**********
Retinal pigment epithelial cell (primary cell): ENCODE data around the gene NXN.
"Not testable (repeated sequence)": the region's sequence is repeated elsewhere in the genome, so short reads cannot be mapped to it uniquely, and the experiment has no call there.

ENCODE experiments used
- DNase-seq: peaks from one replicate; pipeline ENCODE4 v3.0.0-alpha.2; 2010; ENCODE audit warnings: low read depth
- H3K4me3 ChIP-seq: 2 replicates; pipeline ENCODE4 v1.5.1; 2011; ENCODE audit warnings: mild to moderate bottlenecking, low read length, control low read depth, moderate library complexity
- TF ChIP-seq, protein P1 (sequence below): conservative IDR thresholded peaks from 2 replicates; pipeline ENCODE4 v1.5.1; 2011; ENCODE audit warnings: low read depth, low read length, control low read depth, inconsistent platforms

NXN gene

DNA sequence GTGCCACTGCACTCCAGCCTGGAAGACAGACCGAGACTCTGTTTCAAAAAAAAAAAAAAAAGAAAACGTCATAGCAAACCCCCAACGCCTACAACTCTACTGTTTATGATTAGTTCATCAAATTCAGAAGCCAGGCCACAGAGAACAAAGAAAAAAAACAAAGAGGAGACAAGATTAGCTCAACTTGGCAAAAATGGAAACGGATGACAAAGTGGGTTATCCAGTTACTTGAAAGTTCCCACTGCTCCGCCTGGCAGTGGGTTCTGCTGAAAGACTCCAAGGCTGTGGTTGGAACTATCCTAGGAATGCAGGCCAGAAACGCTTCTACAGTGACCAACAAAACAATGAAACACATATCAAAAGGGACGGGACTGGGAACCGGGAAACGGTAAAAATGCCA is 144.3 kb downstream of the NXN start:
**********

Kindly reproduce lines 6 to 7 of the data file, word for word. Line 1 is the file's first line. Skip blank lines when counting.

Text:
- TF ChIP-seq, protein P1 (sequence below): conservative IDR thresholded peaks from 2 replicates; pipeline ENCODE4 v1.5.1; 2011; ENCODE audit warnings: low read depth, low read length, control low read depth, inconsistent platforms

NXN gene